There is no sign as the trail splits. The right goes off to Powerline Trail and the left to Vista Del Mar. We follow the left as that is our required trail. It starts as we cross over a road and into the next patch of open space. This one is a bit bigger. The trail quickly gets bigger too. There is a spur to get up higher, and we take it to try to find the puzzle cache up there. For this one, we have to line up the photos to find where they were taken. The fog is just lifted enough to do that. Still no distant views before we head down and continue on our loop.

wide road
A segment of Edison road makes up some of the path. It is a wide route with easy hills.

As we approach the pair of lakes, it becomes obvious that one among us is a bird watcher as well. I follow the line of the binoculars to see a bit of black at the top of a reed. Probably a red winged blackbird. There are also some non-mallard ducks among the more easily discovered birds. A moment more of looking shows a few more darting among the plants surrounding the water. Until recently, the lakes were dry, so there might not be as many as there could be.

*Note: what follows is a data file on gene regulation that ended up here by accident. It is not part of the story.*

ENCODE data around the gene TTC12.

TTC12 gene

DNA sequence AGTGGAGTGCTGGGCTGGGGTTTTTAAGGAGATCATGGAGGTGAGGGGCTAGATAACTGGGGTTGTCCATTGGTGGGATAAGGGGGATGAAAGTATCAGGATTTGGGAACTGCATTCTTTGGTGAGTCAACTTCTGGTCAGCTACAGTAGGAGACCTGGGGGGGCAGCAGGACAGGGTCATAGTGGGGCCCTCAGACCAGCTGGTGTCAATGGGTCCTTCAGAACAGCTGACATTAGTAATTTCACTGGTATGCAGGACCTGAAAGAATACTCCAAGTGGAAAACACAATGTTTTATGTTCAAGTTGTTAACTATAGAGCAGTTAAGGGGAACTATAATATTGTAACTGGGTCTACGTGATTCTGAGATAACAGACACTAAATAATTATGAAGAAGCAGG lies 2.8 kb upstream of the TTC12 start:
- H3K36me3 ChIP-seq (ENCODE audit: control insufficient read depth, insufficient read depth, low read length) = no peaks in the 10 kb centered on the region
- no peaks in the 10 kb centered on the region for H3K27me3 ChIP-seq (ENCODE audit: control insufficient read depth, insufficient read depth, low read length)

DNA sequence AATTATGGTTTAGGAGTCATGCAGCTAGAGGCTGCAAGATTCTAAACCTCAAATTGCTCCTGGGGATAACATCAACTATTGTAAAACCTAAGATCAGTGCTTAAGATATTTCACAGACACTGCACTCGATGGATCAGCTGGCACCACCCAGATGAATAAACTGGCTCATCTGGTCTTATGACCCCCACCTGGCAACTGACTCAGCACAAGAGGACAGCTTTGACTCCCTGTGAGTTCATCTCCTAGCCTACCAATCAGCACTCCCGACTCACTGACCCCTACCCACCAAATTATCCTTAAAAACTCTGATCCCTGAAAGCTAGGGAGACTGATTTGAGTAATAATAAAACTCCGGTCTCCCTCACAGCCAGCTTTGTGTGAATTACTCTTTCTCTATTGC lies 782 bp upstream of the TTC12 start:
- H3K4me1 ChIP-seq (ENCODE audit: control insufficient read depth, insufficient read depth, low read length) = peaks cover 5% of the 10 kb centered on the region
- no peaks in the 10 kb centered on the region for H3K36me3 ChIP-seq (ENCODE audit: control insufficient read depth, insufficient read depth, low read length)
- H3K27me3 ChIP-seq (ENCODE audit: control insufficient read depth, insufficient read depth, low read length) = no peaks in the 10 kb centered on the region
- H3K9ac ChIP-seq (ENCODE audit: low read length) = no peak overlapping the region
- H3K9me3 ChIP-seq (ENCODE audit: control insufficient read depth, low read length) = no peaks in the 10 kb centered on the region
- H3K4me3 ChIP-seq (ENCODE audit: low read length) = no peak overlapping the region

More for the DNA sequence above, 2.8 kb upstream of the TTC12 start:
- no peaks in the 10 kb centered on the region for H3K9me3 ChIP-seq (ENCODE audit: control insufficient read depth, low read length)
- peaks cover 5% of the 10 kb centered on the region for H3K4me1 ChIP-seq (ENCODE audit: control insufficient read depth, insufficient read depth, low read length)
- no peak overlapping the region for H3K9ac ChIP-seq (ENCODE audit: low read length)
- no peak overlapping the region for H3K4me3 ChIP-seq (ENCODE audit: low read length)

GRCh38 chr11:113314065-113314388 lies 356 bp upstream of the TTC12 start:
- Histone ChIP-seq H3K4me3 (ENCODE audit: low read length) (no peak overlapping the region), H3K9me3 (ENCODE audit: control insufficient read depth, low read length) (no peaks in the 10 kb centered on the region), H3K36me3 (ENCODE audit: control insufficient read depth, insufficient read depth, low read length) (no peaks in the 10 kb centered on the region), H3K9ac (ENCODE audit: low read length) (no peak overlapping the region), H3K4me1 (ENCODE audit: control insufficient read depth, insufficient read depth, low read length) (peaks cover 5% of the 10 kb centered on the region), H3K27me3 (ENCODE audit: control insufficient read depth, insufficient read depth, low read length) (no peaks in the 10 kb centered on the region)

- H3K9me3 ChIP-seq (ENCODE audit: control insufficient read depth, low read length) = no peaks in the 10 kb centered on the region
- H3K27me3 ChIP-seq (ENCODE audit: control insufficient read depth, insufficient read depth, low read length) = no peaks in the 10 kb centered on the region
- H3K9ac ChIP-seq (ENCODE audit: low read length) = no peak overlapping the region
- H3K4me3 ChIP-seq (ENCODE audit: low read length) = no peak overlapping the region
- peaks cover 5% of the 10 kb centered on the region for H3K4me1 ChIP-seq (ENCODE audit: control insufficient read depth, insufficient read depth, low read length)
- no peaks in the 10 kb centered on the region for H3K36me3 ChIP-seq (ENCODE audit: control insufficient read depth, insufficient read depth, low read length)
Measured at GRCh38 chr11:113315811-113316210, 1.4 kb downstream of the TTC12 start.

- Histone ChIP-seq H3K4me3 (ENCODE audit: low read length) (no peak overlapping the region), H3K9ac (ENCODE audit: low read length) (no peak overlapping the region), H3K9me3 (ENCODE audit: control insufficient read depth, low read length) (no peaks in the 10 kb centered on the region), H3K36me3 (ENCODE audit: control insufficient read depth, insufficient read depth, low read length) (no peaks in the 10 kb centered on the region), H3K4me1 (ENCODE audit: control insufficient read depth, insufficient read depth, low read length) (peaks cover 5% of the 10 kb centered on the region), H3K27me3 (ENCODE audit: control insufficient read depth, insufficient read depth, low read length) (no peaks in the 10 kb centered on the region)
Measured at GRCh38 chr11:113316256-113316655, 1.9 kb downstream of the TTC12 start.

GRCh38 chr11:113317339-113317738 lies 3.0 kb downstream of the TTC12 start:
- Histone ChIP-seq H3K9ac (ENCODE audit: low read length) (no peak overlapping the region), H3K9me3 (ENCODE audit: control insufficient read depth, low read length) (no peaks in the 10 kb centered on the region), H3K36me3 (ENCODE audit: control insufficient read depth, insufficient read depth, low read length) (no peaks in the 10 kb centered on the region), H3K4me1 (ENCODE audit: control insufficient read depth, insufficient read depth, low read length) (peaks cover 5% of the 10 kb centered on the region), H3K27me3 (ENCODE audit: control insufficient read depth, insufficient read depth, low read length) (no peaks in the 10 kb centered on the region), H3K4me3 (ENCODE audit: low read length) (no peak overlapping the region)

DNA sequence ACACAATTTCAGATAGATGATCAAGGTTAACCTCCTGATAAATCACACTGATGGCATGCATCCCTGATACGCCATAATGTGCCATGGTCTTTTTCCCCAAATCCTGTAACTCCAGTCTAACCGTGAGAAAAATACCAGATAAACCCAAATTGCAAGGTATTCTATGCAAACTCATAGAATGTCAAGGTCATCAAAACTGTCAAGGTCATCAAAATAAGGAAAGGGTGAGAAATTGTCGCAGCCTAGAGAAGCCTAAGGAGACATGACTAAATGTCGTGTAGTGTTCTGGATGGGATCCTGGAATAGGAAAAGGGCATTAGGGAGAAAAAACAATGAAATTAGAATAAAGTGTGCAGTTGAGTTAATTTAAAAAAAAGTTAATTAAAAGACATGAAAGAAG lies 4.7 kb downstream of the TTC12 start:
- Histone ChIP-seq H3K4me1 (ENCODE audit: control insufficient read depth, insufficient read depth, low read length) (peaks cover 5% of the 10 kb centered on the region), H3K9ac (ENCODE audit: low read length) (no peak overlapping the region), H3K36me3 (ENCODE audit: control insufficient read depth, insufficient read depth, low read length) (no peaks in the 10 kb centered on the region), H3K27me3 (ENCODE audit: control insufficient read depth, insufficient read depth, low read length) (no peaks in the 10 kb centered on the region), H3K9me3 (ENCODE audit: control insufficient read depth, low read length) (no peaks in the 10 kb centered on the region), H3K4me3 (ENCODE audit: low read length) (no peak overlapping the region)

pond among the grasses
The first of the pair of lakes. Well, really ponds.

27 March 2018

Grass Mountain

Angeles National Forest